As I’d pretty much expected, the crowd was 95% Hispanic. There were lots of carts vending fruit and ices and those bacon-wrapped hot dogs I like. Bought a dog, and managed to get not a drop of mustard on my clothes. Maybe a first for me.
The parade must have started around noon, as scheduled, because the first units began passing us a little before one. First up was a group on strange bicycles. (What, no military color guard?) Then the first of maybe a dozen middle school all-girl drill teams. And that’s how it went. I soon realized this was not going to be any Tournament of Roses … which I hadn’t expected, and that’s just fine. It reminded us of the Children’s Parade down Sandy Boulevard in Portland during the Rose Festival; just a lot of people from the community having fun, showing their spirit. This wasn’t even high school band level, like the Hollywood Santa Claus parade. All of the middle school bands were pretty bad … but that’s what middle school bands are for, isn’t it? A place to be bad, and learn stuff before getting into a good high school band? The people didn’t seem to mind. This was a crowd of moms and dads: “Look, there’s Maria, shaking her pom-pom! Doesn’t she look great in her little skirt? Juan, are you getting this on the camera?”
The units came from as far away as … Beautiful Downtown Burbank! Grand Marshall was old-time Dodger Kenny Landreaux. The best groups, in our opinion, were the Allesandro Mini-Cheer Stars, near the beginning, who did some really good dancing to “Rockin’ Around the Christmas Tree,” and a group of grown women near the end, whose names I can’t seem to find. (We were all given nicely-printed program booklets when we arrived that listed all the units and the order they were appearing in … but after the first few groups, they didn’t match the reality very well.)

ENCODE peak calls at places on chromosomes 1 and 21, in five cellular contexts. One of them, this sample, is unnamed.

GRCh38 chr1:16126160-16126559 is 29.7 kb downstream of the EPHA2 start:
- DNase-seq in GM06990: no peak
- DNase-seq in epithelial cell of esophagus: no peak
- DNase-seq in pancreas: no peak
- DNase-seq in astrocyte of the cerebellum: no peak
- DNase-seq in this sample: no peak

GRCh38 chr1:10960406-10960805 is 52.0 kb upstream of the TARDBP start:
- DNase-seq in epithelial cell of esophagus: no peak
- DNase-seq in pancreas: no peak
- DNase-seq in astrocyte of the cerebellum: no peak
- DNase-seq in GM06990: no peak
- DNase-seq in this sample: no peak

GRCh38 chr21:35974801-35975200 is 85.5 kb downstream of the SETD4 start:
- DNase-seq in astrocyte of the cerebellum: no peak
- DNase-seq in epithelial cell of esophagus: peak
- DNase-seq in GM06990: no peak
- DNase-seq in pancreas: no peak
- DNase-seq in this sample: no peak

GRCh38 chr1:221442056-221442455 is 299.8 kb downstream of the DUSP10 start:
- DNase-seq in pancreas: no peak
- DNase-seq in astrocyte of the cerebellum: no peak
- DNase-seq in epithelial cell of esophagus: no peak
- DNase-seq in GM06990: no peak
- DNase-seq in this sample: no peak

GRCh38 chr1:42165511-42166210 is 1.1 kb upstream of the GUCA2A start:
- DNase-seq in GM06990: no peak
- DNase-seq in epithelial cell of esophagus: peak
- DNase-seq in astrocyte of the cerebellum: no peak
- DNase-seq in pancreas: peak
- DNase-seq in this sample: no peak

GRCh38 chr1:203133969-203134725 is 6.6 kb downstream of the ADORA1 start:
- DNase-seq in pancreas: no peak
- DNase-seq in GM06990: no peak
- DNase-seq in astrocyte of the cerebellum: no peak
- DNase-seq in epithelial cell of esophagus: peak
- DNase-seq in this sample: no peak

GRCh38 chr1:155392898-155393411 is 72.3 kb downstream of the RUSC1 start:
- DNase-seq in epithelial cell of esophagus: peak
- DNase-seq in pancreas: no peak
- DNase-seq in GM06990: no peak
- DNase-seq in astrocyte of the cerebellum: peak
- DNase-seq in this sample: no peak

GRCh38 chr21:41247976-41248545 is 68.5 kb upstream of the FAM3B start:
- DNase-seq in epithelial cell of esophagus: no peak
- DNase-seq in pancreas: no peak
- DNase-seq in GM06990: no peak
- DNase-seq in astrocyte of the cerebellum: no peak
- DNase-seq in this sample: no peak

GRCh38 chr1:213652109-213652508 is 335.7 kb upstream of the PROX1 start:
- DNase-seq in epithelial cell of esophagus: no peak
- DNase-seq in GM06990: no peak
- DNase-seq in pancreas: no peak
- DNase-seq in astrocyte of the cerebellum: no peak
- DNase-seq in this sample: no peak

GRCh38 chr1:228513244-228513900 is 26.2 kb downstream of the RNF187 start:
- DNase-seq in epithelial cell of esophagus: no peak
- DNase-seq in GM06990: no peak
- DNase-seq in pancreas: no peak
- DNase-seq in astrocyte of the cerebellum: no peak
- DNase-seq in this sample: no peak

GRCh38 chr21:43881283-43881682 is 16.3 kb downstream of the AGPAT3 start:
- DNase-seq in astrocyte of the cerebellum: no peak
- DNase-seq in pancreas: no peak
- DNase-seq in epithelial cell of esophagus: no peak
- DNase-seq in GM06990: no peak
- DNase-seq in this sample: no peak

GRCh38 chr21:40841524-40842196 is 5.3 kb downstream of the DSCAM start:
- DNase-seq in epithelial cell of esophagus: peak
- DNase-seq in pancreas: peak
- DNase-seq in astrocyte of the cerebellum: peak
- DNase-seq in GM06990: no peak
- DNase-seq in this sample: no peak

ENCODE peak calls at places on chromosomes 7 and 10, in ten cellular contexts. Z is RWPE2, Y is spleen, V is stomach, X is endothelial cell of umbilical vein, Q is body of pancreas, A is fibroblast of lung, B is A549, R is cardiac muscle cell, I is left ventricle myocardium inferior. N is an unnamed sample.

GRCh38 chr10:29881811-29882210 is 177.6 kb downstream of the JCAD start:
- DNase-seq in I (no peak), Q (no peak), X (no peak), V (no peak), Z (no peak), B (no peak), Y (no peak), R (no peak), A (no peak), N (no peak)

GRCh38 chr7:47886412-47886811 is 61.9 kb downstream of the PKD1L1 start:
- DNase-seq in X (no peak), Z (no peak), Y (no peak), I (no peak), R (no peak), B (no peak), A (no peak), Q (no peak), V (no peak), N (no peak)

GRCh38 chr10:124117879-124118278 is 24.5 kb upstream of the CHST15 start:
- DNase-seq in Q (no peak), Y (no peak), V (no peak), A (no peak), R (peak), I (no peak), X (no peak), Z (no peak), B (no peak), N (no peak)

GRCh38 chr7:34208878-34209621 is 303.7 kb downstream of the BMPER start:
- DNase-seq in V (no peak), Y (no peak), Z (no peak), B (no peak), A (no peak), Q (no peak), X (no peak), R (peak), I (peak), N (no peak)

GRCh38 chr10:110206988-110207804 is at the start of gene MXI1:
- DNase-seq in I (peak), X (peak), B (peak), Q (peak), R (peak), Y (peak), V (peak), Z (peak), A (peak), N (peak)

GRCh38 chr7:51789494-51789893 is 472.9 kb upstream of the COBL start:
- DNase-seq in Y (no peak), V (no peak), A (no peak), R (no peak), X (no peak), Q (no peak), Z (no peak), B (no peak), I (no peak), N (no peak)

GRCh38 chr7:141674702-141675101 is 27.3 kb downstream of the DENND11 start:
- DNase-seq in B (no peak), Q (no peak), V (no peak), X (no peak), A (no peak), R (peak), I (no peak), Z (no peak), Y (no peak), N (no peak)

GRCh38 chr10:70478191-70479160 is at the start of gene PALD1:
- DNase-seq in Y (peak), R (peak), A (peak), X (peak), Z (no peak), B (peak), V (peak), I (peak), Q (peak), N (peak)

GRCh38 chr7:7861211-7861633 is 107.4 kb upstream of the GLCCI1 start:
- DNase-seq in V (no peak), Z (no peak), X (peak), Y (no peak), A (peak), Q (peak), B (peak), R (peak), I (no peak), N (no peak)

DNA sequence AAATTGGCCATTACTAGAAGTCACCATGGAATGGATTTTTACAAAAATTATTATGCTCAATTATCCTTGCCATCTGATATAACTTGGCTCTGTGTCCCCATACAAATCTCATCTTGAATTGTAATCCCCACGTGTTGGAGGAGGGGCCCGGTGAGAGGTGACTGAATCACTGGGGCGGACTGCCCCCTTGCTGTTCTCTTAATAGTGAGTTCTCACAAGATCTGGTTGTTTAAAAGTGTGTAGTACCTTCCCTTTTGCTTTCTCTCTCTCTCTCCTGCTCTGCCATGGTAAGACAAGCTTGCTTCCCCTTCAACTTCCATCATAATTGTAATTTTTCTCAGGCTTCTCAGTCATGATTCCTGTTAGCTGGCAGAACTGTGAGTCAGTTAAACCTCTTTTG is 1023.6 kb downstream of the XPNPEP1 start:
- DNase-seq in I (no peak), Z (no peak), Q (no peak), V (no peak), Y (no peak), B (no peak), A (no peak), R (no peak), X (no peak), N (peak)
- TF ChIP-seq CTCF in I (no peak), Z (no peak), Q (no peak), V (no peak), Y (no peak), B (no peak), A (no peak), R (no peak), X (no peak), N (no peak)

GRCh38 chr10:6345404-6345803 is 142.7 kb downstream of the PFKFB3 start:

The LAFD truck sprayed water high over part of the crowd. Not over us, luckily enough, but that’s always a kid-pleaser, even on a cold day.
My personal award for most unexpected group: The Los Angeles Derby Dolls. Roller derby, if you can believe it! I didn’t know that insanity was still going on. But they seemed to be having a lot of fun, and the crowd loved them. It’s all for show, like the masked Mexican wrestlers near the end of the parade. The Dolls are organized into three teams, the Sirens (“We Have the Right to Remain Violent!”), the Tough Cookies, and the Flight Crew. They have names like Markie D. Sod, Ballbreaker, Haught Wheels, Kung POW Tina, Paris Killton, Broadzilla, Janis Choplin, and Apocalyptica. I find it hard to believe any of these Dolls make a living at this; I wonder what they do in their other lives. Librarian? Elementary school teacher? S&M mistress? Vampire?
This time, unlike the Santa Claus Parade (which we gave up on halfway through) there were no gaps, at least where we were. That’s because whenever a group reached us, they stopped and did their thing, and then received their trophy. Which meant the parade backed up a lot on one end, and spread out after they’d passed the reviewing stand. The thing is, in front of Grauman’s in Hollywood, or on Colorado Boulevard in Pasadena, the prime area is full of grandstands and you have to pay for a seat. (Probably already too late to get one in Pasadena.) Not here, so it was a lot more fun.
And at the end, a lot of great old cars, and Santa Claus. A nice way to spend a winter afternoon in the Southland.
Two parades down, two to go. Next, New Year’s Day on Colorado Boulevard, and after that, the best one of all (I hope; we haven’t been to one yet) … The Doo-Dah Parade, on the 20th, through Pasadena’s Old Town!
December 11, 2007
© 2007 by John Varley; all rights reserved